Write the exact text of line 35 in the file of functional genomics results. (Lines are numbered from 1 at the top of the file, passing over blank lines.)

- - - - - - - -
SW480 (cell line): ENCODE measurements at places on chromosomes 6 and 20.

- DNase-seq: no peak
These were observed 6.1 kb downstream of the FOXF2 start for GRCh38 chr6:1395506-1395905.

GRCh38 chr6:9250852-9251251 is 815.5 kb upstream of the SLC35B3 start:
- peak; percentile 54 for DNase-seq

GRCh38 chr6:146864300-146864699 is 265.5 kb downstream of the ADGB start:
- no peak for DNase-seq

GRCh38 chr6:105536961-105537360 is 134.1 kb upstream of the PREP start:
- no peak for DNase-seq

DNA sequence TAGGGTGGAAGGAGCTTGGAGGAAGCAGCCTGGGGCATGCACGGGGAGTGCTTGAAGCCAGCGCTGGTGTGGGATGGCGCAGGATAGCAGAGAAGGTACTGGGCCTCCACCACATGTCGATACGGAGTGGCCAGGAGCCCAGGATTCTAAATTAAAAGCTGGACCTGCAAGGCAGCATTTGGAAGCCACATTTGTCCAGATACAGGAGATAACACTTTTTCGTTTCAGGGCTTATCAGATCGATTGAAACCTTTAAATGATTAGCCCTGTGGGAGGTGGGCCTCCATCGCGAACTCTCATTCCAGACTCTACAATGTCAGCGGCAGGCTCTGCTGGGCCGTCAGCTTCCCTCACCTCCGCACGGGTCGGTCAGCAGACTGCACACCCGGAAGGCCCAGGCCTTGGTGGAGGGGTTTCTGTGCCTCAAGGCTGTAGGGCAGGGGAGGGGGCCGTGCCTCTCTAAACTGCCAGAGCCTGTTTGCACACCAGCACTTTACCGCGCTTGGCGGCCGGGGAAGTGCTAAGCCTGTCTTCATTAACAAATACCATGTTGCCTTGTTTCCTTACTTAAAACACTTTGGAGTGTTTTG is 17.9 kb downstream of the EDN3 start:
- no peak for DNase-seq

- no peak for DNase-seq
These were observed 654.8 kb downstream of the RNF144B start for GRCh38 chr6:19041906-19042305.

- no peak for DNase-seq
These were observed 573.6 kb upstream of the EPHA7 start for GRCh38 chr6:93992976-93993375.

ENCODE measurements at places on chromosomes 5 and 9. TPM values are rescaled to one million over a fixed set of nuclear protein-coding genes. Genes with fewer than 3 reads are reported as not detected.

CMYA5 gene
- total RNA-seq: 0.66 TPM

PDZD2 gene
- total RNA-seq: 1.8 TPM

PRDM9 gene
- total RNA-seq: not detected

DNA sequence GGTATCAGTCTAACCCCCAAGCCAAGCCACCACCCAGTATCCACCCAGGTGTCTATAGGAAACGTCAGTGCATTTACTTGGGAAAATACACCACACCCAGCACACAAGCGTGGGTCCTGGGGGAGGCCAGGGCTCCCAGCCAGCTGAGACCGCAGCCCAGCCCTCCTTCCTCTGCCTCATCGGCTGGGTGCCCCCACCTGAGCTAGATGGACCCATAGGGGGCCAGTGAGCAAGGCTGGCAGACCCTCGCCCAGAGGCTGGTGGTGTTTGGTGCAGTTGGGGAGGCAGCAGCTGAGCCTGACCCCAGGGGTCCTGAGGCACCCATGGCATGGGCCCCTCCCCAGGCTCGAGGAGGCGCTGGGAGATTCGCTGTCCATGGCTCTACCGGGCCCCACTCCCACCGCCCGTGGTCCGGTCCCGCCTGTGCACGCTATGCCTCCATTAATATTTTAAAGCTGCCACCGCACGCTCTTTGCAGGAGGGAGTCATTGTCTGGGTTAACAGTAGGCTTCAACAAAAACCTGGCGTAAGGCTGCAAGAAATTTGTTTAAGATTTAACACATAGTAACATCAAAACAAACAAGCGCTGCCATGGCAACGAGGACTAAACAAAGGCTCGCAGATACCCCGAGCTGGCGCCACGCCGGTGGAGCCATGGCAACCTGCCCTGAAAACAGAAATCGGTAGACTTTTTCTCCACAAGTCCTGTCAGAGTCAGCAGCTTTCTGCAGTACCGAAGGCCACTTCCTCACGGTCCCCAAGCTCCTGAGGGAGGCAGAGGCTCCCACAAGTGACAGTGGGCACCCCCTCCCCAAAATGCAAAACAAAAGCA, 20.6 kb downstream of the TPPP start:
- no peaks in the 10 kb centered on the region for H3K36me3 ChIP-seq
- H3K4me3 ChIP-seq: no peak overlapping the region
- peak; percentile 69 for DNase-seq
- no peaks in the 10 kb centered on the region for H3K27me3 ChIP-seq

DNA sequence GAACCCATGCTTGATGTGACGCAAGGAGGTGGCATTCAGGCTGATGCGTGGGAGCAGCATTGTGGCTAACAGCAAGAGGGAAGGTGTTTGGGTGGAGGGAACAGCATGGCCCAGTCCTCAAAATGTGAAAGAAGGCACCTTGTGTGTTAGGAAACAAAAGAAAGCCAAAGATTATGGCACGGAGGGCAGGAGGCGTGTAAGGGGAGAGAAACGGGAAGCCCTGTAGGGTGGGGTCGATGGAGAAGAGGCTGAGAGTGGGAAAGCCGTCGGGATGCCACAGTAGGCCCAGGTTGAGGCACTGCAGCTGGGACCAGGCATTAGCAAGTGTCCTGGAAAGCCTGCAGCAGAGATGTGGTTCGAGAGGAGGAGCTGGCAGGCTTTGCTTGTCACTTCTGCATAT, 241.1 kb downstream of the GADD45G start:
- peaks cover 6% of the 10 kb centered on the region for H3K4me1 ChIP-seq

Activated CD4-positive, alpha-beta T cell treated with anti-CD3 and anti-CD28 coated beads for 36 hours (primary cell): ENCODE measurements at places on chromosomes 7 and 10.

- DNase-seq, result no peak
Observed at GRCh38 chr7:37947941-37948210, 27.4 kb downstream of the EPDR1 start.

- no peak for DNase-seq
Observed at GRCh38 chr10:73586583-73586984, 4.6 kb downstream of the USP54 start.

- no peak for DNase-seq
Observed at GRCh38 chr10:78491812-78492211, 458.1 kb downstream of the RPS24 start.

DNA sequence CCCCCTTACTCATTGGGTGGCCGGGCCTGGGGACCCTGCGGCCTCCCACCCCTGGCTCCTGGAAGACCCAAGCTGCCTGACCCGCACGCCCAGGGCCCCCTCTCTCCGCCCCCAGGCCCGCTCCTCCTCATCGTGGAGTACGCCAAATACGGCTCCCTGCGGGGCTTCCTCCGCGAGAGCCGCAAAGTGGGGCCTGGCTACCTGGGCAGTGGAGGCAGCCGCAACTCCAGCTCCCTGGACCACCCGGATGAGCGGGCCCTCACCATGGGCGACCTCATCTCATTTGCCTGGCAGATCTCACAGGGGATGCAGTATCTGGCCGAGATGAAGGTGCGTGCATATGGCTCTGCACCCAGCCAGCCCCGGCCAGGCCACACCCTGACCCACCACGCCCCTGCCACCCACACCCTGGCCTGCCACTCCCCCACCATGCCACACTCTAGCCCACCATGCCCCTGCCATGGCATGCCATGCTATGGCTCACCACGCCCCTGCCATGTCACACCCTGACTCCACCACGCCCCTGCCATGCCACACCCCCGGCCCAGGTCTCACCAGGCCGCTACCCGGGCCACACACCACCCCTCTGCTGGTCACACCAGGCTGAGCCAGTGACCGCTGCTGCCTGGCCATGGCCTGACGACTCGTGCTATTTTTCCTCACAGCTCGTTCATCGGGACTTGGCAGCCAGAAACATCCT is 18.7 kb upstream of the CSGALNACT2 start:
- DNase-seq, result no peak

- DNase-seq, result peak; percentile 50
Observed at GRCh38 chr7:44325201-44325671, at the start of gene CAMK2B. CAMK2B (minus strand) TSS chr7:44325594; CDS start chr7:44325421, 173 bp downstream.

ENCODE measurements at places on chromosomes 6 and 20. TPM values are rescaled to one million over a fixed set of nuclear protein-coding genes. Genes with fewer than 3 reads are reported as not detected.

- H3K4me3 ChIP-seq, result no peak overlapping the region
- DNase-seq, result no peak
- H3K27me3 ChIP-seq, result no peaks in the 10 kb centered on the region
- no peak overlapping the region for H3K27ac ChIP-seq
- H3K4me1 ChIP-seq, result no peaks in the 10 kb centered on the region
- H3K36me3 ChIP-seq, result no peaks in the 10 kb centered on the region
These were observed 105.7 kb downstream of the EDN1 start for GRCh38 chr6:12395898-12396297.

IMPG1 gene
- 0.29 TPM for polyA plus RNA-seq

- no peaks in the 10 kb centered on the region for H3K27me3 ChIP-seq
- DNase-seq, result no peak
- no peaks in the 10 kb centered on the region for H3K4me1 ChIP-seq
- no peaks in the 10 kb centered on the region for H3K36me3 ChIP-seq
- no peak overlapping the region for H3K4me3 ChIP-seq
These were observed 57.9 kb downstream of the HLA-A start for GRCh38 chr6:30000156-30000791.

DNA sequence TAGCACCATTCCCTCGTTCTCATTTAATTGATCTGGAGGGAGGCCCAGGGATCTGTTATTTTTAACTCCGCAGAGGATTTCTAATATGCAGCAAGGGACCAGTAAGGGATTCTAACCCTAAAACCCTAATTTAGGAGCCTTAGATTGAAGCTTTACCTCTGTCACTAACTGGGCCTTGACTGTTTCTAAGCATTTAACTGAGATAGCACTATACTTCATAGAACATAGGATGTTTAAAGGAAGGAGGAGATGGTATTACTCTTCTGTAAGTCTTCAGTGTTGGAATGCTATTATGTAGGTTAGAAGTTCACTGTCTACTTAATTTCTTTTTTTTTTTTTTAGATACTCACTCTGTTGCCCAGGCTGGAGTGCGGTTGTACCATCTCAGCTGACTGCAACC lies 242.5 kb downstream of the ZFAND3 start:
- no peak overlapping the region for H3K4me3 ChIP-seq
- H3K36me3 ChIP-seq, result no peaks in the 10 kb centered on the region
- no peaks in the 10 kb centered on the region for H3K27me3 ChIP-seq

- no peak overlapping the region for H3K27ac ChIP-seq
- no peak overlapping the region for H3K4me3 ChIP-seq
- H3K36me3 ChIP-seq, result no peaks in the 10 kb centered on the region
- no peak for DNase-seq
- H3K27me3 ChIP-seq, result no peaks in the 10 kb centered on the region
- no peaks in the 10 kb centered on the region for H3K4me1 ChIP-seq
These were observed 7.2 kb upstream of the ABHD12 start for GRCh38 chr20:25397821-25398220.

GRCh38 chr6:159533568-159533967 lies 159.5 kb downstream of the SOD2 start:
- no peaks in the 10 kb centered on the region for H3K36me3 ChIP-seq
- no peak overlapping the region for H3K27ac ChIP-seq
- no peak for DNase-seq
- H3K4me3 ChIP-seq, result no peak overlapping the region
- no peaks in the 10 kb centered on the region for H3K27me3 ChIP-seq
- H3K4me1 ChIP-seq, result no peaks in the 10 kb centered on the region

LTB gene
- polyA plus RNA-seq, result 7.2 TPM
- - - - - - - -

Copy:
- no peak for DNase-seq